Shakir, Imam Zaid U.S.  Islam has instituted fighting to defend life, honor, property, to restore usurped rights, and to protect the integrity of the religion and the community of the faithful. However, that fighting is governed by well-established laws and principles that articulate rules, regulations, and limitations that outline for Muslims when, where, how, and against whom it is permissible to fight. Those laws and principles have never sanctioned anarchist terrorism, wanton murder, tumult, and mayhem.

Sullivan, Dr. Antony T.  BRITAIN  My fundamental argument is that terrorism and Jihad are not identical twins but historic enemies.  I will maintain that a new vocabulary is essential to demonstrate the radical antipathy that has separated these concepts until very recent decades.  Terrorism is not only un-Islamic but anti-Islamic, and those who commit terrorism should be designated as criminals rather than as holy warriors or resistance fighters.  Moreover, this paper will suggest that a new focus by Muslims on the Holy Quran, at the expense of medieval fiqh, is now very much in order (I frequently suggest to Muslim fundamentalists that their only problem is that they are not fundamentalist enough).  In addition, an argument will be made that the meaning of Jihad must be reassessed through analysis of its linguistic roots, and reconceptualized to incorporate the phenomenon of culturally traditionalist and interreligious efforts designed to address some of the most difficult problems of modernity.  Indeed, ecumenical Jihad is today not an oxymoron, but a necessity.  If the perceived linkage between terrorism and Jihad can be ruptured, and Jihad reconceptualized as constituting a means by which all of the children of Abraham may strive to create a better world, the foundations for a brighter future will surely have been laid.  This paper will conclude with a discussion of one ecumenical effort already underway which seeks to join Muslims and Christians who are culturally traditionalist and truly religious in a common effort to oppose the radical secularism so characteristic of contemporary Western modernity.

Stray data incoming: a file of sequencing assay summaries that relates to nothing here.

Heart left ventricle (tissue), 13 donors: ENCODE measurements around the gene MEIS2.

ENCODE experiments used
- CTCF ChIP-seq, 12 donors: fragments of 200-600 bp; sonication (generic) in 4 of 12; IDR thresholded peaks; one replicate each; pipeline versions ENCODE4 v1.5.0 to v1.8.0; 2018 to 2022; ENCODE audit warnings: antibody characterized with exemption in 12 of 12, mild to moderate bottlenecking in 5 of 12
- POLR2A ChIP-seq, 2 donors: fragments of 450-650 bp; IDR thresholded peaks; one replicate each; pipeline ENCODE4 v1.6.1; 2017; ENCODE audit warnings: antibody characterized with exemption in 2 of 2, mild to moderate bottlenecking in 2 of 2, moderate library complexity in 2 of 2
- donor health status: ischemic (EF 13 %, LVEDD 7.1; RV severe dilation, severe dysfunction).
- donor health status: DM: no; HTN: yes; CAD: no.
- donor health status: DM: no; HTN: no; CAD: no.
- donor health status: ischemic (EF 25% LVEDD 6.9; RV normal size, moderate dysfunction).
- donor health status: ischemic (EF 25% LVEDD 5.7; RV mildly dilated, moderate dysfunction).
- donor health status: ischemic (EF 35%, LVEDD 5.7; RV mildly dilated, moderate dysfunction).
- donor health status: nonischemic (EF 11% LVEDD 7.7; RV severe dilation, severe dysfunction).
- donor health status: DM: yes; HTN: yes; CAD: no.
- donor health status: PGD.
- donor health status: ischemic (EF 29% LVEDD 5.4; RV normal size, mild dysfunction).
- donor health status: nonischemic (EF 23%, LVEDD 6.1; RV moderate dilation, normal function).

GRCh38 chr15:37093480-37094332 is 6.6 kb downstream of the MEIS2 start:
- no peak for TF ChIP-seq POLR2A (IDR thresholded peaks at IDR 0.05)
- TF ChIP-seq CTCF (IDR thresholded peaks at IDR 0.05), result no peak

Yahya, Harun (Adnan Oktar), author, TURKEY “ Islam does not encourage any kind of terrorism; in fact, it denounces it. Those who use terrorism in the name of Islam, in fact, have no other faculty except ignorance and hatred.”

Yilmaz, Mehmet Nuri Head of the Directorate of Religious Affairs, TURKEY “ Any human being, regardless of his ethnic and religious origin, will never think of carrying out such a violent, evil attack. Whatever its purpose is, this action cannot be justified and tolerated.” “A Message on Ragaib Night and Terrorism,” September 21, 2001

Yusuf, Shaikh Hamza - ” If you hate the West, emigrate to a Muslim country.”

Yusuf, Hamza, U.S. “Many people in the west do not realise how oppressive some Muslim states are - both for men and for women. This is a cultural issue, not an Islamic one. I would rather live as a Muslim in the west than in most of the Muslim countries, because I think the way Muslims are allowed to live in the west is closer to the Muslim way. A lot of Muslim immigrants feel the same way, which is why they are here.” ... “September 11 was a wake-up call to me, I don’t want to contribute to the hate in any shape or form. I now regret in the past being silent about what I have heard in the Islamic discourse and being part of that with my own anger.”

American Muslim Resources - collections of articles and references b6y topic